Crisis Severity The severity score from 1 to 5 is based on 31 indicators aggregated into 3 pillars (impact, conditions, and complexity)2.80 Very lowVery high 5
Impact This measures the impact of the crisis itself, in terms of the scope of its geographical, and human effects.3.60 Very lowVery high 5
Humanitarian Conditions This measures the conditions and status of the people affected, including info about the distribution of severity.2.60 Very lowVery high 5
Complexity This measures the complexity of the crisis, in terms of factors that affect its mitigation or resolution.2.40 Very lowVery high 5
Access Constraints This measures the level of humanitarian access constraints.2.0No constraintsExtreme constraints
- 803,000 People displaced [?]
Since 2017, Ecuador has become both a transit and a destination country for Venezuelan migrants. As of August 2022, some 502,214 Venezuelans are residing in Ecuador. ?
A survey carried out in May 2022 showed that around 66% of the Venezuelan migrant population arriving in Ecuador lacked resources to satisfy basic needs, resulting in high levels of food insecurity. When temporary permits expire, it is challenging for Venezuelans in Ecuador to legalise their status, mainly due to bureaucratic requirements that are hard for Venezuelans to obtain. The lack of a legal permit of stay impedes access to basic services and the labour market, and creates increased protection concerns and risk of exploitation and abuse. ?
No significant recent humanitarian developments. This crisis is being monitored by our analysis team.
Food Security: The scarcity of livelihoods and the lack of regularisation of migration status creates a gap in access to food. Due to the low incomes of the population, at least 66% of the Venezuelan population surveyed lack sufficient food. ?
Lack of Livelihoods: difficulties in obtaining refugee status hinder Venezuelans' ability to access formal jobs and acquire income to meet basic needs. Between 2018 and 2022 of the 27,889 Venezuelans who applied for regularisation of their migration status, only about 1,100 were recognised as refugees. The lack of a valid passport and irregular entry of many Venezuelan migrants make it especially difficult for them to enter the labour market. ?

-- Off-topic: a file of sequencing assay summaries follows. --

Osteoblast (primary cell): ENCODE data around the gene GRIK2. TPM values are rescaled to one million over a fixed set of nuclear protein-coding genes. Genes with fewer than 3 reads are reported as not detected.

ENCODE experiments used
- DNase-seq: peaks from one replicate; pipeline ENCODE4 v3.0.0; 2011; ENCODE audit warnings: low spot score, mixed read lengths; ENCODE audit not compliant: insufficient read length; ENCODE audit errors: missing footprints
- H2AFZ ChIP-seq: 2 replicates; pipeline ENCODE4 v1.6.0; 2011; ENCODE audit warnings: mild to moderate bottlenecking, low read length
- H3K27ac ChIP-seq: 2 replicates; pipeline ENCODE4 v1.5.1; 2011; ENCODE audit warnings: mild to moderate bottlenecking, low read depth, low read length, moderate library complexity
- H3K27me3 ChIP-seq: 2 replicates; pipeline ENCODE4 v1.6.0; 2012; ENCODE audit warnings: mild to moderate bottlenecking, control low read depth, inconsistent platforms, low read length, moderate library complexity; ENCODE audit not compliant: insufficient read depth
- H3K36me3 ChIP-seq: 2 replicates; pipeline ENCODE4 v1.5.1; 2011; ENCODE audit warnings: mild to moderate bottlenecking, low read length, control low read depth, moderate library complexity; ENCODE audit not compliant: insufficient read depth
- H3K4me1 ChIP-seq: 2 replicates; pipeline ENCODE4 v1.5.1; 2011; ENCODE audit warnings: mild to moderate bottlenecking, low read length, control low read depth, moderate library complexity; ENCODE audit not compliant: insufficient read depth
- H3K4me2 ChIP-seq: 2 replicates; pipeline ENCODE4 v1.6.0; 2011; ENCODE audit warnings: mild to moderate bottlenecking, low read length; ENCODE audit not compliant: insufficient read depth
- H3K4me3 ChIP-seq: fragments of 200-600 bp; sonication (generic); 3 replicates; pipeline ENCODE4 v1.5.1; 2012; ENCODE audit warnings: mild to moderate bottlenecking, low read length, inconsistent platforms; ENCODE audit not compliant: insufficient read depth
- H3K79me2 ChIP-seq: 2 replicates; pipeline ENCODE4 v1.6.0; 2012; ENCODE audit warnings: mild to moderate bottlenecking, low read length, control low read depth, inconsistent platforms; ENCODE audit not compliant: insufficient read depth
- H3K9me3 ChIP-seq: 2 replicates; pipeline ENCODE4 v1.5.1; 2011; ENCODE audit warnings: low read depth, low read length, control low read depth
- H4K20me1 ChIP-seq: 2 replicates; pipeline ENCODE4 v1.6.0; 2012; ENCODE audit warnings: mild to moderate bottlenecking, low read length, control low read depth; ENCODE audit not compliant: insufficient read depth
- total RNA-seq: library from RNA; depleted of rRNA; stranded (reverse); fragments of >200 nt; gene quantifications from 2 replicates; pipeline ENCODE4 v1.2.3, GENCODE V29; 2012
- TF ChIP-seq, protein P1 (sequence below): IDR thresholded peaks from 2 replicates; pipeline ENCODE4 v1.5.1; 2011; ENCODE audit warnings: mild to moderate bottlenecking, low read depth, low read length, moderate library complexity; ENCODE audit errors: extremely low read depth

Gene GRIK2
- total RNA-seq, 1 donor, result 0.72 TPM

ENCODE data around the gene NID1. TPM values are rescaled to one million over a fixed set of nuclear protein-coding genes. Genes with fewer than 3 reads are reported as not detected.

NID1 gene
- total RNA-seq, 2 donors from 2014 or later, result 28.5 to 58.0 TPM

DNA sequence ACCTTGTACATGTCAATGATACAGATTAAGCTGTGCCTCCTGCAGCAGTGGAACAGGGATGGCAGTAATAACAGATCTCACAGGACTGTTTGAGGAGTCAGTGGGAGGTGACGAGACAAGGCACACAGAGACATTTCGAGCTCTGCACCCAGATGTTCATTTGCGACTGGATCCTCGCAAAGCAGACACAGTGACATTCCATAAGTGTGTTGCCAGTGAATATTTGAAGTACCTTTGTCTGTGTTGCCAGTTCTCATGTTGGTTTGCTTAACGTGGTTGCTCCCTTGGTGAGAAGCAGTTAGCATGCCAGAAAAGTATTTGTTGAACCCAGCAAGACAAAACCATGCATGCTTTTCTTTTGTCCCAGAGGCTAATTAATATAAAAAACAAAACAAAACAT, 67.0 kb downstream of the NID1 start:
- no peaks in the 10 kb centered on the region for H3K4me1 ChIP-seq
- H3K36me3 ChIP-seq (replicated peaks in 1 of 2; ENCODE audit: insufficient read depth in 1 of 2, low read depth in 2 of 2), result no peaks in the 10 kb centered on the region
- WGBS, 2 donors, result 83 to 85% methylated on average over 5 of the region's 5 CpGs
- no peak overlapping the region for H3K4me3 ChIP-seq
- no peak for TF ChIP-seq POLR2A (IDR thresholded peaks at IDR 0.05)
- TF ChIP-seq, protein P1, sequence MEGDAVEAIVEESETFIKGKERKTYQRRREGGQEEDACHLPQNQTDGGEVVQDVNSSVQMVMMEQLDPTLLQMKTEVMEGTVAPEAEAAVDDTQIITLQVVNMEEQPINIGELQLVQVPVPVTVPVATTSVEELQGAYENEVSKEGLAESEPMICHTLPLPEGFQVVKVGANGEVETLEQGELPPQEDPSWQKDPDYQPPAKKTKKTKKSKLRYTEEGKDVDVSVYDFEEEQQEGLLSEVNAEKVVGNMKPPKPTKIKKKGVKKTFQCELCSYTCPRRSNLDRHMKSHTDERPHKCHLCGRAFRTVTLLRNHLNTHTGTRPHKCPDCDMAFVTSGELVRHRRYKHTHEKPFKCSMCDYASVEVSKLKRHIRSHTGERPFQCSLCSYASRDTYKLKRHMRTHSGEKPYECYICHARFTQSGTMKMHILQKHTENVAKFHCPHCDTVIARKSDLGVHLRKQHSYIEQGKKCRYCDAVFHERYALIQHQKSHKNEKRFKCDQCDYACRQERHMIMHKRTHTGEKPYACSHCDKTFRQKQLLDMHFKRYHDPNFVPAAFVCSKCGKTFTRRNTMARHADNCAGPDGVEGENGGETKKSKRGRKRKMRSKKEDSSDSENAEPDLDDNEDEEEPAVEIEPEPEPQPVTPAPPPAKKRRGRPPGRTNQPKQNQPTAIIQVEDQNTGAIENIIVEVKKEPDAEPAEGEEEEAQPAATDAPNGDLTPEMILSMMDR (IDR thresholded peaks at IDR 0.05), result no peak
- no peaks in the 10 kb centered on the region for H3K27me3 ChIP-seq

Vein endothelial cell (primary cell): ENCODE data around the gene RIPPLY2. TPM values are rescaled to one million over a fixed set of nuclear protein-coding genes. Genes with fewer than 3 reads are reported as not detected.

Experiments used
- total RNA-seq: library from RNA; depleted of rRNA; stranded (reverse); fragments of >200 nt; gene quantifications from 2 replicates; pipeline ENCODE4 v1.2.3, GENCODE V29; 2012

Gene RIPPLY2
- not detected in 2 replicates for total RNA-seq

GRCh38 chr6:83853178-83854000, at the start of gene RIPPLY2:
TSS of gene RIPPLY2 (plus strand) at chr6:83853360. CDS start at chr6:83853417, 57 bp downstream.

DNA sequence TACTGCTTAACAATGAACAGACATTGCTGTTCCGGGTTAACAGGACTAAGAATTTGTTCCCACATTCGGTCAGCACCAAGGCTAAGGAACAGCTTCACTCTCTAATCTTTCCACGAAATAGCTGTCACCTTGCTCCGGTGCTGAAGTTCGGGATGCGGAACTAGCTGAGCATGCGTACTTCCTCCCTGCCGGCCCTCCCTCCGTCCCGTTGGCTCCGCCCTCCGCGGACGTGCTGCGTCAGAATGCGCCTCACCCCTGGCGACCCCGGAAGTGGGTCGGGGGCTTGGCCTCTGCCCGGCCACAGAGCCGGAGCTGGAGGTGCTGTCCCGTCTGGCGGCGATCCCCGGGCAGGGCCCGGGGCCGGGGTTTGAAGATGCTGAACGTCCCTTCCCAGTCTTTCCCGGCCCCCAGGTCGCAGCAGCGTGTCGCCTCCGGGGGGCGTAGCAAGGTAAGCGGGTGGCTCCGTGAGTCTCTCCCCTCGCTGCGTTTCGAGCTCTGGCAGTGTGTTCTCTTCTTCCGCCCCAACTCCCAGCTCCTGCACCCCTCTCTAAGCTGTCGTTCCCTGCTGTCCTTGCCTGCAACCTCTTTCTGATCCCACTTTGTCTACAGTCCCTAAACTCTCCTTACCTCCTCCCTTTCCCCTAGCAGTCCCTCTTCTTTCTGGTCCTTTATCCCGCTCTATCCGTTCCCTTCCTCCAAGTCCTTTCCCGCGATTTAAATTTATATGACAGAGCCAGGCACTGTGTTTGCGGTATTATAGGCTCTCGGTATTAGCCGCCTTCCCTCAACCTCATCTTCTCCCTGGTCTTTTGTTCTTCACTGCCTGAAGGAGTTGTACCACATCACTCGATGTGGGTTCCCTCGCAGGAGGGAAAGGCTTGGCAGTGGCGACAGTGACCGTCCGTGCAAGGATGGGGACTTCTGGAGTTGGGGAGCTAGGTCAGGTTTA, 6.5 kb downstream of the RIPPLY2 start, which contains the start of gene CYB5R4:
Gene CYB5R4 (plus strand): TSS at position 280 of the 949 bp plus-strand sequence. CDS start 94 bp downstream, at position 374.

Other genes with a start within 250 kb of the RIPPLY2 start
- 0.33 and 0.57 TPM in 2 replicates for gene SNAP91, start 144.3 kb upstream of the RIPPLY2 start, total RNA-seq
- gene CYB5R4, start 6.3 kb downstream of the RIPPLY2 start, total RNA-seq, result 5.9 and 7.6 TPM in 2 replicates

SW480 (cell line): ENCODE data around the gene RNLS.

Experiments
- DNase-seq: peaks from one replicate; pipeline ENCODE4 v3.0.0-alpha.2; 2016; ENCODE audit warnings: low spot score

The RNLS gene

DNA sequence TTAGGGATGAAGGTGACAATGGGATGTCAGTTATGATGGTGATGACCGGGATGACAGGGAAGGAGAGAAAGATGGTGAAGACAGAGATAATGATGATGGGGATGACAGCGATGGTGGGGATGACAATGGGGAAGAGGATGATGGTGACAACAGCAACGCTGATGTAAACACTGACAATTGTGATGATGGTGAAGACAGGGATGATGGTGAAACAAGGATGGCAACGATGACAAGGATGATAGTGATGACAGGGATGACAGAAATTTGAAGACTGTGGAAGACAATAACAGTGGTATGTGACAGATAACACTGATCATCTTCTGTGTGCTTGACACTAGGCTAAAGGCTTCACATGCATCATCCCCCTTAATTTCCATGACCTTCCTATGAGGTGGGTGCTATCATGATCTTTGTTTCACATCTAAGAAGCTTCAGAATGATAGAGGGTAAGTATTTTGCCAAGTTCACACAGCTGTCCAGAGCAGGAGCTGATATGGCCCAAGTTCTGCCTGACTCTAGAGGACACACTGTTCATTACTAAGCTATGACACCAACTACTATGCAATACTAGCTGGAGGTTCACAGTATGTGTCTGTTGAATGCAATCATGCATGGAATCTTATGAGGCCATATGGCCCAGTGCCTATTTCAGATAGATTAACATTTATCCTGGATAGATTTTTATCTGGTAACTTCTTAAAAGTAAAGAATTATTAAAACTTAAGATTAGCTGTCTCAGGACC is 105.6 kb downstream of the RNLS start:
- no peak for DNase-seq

Protection and gender-based violence: The difficulty in obtaining regular status makes girls and women prone to human trafficking, forced labour and other forms of gender-based violence. Lack of awareness of protection mechanisms and fear of reporting incidents of violence for fear of being fined or expelled from the country by the authorities also increases security risks for Venezuelan women and girls on the route or staying in Ecuador. ?
Entry requirements and legal status
Since 26 August 2019, Venezuelan citizens require a visa to enter Ecuador. This requirement is a barrier to entry because many Venezuelans do not have a valid passport and cannot initiate the visa process. The cost of the process is also very high; the most affordable process costs $250. On 13 August 2020, the Government of Ecuador announced the end of the ‘temporary residence visa for humanitarian reasons’ for Venezuelan migrants and refugees. Venezuelan migrants residing in Ecuador can no longer apply for a visa for humanitarian reasons. Ecuadorian consulates in Caracas (Venezuela), Lima (Peru), and Bogotá (Colombia) are still authorised to process visa requests under this category. Under these conditions, Venezuelans residing in Ecuador who have not regularised their situations may be subject to a fine of $800 (the equivalent of two minimum wages).?